Seaman’s eye, transfer and history

With much attention paid to current arcade-like bridge designs, it seems that little attention, or mention, is made of “seaman’s eye,†or as one master memorably suggested, “It is sometimes well to look out the window.†Deep within his years of “looking out the window,†amongst a wealth of other experience, was the sense of his own vessel’s advance and transfer, should he have to put the rudder over in a collision-avoidance maneuver. How far ahead and how far perpendicular to his present track will the vessel move after executing a turn of 90° at x speed using y amount of rudder? How long can he wait for the vessel on his port bow to act before he may, or must, given the decreasing sea-room and the navigation rules?

Numbers of papers have been written on the subject, and one in particular relating to critical distance maneuvering sparked the recounting of an incident that not only in itself was tragic, but had possible history-changing consequences. The time, pre-World War I; the place, the Mediterranean; the situation, a naval maneuver.

With a distinguished record, the fleet commander was a respected tactician who demanded much but explained little of any forthcoming difficult maneuver until, and only after, its completion. By temperament, he did not welcome disagreements with his decisions; this was his manner of testing his subordinates and inspiring self-reliance under stress. His own self-esteem matched his well earned and justified accomplishments. Vice Adm. Sir George Tryon was commonly expected one day to be the next commander of Great Britain’s Royal Navy.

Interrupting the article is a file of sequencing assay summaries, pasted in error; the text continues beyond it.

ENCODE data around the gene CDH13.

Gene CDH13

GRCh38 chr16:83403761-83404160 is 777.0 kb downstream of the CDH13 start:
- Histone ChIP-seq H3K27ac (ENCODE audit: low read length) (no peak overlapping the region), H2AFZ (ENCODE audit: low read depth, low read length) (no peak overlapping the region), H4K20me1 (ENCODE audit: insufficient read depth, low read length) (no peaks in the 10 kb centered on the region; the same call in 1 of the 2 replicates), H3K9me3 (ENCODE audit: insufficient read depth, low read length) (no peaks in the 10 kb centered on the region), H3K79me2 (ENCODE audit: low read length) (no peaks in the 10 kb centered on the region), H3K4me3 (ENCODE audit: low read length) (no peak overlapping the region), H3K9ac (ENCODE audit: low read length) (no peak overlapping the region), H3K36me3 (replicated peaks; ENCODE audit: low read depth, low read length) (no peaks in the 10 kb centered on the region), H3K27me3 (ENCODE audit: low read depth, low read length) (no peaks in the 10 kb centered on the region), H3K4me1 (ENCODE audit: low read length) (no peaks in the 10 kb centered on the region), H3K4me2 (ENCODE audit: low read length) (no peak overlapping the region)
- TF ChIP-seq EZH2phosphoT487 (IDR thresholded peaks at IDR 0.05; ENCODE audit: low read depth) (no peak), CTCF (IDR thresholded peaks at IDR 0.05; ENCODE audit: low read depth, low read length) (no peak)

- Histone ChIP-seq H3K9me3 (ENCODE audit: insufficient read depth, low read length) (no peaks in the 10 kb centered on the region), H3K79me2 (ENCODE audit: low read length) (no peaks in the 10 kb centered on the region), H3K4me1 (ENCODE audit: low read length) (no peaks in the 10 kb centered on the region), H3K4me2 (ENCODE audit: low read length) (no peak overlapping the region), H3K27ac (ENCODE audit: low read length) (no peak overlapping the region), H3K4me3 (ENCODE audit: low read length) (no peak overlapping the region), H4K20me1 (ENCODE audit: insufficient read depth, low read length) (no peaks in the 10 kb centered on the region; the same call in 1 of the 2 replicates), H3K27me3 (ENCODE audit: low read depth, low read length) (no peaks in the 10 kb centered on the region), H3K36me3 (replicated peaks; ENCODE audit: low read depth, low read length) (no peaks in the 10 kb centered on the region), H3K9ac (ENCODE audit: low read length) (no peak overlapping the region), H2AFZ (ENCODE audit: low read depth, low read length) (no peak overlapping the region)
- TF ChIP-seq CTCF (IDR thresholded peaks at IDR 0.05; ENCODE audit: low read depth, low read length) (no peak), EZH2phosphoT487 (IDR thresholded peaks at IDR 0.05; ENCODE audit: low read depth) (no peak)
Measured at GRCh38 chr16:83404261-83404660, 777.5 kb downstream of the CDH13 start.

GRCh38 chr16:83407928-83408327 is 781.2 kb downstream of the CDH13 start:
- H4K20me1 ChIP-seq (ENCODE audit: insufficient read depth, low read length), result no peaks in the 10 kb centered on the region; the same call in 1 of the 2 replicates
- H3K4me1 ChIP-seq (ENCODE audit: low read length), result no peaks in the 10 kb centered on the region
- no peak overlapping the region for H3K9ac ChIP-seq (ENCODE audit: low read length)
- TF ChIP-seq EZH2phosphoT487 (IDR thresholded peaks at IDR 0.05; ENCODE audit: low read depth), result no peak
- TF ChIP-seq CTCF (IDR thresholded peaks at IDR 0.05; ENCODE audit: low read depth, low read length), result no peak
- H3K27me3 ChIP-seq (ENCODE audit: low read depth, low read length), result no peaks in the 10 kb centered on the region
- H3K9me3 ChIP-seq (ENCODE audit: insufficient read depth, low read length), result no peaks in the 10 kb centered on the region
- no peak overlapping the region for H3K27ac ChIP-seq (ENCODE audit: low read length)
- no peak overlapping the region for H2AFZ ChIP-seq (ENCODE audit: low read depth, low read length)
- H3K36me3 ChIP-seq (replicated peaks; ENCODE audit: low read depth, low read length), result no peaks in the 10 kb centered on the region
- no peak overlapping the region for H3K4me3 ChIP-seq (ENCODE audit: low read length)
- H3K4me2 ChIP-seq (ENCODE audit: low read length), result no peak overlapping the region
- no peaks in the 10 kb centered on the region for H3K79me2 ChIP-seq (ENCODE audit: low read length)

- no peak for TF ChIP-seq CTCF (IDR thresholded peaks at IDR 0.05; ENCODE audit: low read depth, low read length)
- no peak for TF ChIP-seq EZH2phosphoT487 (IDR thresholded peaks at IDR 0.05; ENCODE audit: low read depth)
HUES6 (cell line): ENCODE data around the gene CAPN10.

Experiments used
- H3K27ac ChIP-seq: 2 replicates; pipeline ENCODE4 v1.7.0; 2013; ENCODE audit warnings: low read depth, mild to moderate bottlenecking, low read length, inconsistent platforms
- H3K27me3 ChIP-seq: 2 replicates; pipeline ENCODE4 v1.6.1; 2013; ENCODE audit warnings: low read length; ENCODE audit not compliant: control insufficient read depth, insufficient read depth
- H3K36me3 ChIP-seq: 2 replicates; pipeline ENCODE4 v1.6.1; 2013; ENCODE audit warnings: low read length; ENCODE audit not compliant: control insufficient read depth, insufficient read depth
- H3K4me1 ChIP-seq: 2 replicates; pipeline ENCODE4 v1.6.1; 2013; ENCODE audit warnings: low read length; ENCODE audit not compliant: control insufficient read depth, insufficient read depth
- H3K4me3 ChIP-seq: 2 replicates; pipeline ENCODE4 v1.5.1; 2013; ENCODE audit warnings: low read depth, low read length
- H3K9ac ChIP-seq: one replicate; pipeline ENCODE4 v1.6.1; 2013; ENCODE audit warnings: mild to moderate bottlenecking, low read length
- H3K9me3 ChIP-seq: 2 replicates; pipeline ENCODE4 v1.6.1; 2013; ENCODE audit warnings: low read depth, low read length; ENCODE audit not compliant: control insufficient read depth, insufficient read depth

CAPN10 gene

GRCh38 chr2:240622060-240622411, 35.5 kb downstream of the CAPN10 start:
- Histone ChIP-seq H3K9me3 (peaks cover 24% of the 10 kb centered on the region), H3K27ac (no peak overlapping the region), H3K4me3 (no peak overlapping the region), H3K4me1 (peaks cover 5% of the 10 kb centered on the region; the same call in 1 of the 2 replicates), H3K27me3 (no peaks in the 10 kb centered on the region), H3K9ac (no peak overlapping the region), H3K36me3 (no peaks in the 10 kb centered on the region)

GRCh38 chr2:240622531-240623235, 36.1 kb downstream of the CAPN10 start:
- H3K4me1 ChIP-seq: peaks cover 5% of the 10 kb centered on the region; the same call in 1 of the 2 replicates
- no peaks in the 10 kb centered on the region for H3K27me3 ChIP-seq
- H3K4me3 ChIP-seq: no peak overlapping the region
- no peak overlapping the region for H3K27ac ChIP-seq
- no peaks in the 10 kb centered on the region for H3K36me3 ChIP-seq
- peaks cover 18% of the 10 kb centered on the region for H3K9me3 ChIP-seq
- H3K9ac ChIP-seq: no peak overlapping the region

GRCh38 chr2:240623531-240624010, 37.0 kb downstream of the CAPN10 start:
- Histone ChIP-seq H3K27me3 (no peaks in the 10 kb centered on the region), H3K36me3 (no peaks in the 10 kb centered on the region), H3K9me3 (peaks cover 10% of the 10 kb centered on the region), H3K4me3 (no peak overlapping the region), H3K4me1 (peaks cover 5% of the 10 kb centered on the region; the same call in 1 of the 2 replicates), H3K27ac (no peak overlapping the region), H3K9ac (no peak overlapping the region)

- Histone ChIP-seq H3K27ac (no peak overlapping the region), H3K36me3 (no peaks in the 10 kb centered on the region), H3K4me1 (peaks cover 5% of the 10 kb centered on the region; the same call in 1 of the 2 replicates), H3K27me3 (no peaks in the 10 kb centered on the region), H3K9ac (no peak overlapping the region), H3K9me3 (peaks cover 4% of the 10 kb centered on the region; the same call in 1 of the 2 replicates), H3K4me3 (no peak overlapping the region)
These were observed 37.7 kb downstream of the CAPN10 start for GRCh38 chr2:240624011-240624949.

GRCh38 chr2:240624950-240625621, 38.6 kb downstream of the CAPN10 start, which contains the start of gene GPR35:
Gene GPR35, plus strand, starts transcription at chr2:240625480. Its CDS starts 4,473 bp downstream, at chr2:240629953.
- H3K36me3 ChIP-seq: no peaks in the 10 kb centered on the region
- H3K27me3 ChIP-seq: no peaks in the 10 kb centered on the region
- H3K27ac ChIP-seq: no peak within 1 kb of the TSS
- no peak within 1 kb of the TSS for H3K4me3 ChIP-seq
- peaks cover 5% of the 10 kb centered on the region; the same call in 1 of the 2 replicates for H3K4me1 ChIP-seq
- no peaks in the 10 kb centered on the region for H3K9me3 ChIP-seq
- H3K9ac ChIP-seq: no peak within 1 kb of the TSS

This June day in 1893 he was commander-in-chief of its Mediterranean Fleet flying his flag aboard HMS Victoria. He had ordered his vessels to form up in two columns abreast at a distance of six cables (1,200 yards) with Victoria leading the First Division to starboard of the Second Division (led by HMS Camperdown) as they proceeded toward their next port stop, expecting to arrive and anchor well before sunset. The seas were calm, the winds light. On this fair day he would have looked to port and seen Camperdown steaming abeam, leading the Second Division parallel to his own at the prescribed distance.

Aboard Camperdown and flying the flag of Tryon’s second-in-command was Rear Adm. Albert Markham, ill at ease with the two-column separation just set — not because of the formation itself, but with the pending maneuver that would follow as ordered by the signal now flown by the flagship. (Keep in mind that the two columns of “ironclads†were then steaming abreast at 1,200 yards.) The order flown was (essentially) for the First Division to execute a 180° course change to port “in succession†(maintaining a column by the ship astern turning in the wake of the ship ahead), and for the Second Division to simultaneously do the same — except that the latter division was to turn starboard — thus the two columns turning inward toward each other as they reversed course (imagine pulling a sleeve inside out.).